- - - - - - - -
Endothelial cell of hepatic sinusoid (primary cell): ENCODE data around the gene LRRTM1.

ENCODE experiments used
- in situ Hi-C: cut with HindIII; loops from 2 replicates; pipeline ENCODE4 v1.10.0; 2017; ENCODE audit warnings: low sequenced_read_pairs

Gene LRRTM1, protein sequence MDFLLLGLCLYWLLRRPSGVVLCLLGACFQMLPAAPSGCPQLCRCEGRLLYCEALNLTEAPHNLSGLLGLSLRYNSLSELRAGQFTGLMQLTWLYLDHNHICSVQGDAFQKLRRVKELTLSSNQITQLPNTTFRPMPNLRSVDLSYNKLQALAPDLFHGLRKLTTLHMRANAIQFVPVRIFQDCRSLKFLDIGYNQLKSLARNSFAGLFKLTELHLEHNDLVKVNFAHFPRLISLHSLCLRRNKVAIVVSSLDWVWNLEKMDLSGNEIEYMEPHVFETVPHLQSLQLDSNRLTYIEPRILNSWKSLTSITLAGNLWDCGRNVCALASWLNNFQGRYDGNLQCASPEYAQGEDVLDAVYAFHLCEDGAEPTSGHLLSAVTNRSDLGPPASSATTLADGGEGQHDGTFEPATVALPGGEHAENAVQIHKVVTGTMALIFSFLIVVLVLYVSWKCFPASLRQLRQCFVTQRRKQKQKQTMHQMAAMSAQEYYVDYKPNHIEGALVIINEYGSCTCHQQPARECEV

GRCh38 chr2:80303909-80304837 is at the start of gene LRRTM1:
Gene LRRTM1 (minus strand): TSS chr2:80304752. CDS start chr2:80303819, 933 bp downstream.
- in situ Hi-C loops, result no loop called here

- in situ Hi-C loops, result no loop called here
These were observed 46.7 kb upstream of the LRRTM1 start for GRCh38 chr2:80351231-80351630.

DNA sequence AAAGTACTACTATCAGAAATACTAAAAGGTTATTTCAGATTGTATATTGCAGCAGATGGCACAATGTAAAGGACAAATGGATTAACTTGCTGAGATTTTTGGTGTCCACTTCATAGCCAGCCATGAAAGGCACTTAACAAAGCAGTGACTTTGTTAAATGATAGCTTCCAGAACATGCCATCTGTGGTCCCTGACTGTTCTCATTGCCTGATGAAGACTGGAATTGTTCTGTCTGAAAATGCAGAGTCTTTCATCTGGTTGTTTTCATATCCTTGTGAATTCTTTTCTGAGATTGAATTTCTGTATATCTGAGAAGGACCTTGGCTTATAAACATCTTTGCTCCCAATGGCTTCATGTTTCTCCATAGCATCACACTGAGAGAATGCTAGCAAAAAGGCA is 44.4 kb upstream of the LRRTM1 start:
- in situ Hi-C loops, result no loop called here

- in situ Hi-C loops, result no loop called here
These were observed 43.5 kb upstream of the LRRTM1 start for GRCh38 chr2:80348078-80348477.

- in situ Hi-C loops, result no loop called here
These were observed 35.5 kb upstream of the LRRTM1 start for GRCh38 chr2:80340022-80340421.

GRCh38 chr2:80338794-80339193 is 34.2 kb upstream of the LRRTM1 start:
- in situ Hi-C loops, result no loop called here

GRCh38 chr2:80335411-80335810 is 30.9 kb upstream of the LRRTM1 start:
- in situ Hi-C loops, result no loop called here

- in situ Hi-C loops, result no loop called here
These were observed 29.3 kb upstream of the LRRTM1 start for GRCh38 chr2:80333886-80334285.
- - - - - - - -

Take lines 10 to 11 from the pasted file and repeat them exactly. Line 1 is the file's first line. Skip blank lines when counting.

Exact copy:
DNA sequence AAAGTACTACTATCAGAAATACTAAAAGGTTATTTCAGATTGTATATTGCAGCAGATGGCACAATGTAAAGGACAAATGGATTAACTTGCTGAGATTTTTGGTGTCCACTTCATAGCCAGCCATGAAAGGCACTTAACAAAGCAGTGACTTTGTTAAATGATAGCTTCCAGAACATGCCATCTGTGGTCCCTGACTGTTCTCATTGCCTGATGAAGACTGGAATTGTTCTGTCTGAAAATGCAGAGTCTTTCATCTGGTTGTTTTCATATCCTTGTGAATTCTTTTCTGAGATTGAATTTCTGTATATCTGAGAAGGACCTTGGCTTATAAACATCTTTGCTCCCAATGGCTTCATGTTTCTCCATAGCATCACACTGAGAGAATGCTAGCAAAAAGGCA is 44.4 kb upstream of the LRRTM1 start:
- in situ Hi-C loops, result no loop called here